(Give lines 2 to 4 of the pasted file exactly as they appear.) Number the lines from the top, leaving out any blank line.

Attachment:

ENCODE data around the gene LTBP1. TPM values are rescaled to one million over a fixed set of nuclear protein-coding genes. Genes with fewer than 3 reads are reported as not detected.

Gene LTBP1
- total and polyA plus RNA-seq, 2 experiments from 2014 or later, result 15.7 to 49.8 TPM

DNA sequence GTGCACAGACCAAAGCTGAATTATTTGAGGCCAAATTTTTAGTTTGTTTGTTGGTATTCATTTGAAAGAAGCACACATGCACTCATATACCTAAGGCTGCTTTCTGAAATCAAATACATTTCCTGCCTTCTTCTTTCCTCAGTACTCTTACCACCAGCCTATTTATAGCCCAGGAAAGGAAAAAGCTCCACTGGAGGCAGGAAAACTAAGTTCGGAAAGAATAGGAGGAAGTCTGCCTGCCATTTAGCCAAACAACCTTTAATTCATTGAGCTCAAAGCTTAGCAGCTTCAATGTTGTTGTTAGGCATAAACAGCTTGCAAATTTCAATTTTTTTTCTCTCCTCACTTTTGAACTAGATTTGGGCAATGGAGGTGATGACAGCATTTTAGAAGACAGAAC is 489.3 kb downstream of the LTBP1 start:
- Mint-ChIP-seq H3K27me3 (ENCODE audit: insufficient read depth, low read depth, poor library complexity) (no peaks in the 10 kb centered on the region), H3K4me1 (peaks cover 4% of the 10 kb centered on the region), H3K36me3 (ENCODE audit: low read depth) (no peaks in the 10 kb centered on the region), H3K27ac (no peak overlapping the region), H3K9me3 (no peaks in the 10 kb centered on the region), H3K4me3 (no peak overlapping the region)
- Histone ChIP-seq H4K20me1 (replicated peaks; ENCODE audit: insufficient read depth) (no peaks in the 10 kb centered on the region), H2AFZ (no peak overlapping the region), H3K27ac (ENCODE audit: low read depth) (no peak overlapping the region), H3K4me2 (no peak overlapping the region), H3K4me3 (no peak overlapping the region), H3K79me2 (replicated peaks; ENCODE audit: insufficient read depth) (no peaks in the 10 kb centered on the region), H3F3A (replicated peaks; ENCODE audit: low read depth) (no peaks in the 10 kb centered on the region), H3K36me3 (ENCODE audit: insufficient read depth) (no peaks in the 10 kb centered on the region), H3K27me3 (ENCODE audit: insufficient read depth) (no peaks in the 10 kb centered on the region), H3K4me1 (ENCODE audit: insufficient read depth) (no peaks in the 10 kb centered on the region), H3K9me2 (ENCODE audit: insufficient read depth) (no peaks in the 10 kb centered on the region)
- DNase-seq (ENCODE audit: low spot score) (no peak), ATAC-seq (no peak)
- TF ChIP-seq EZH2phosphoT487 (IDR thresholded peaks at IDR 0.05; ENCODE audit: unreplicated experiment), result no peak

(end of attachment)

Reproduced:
Gene LTBP1
- total and polyA plus RNA-seq, 2 experiments from 2014 or later, result 15.7 to 49.8 TPM

DNA sequence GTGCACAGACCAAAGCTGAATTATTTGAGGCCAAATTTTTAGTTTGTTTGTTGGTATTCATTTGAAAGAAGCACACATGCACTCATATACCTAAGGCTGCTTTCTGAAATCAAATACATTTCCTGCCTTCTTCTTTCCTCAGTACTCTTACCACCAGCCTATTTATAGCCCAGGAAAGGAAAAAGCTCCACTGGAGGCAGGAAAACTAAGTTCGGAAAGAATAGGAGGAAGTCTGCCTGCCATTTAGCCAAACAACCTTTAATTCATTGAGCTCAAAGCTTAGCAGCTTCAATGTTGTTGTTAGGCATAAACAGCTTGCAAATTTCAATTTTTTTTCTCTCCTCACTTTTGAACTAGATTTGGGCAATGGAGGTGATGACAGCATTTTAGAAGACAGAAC is 489.3 kb downstream of the LTBP1 start: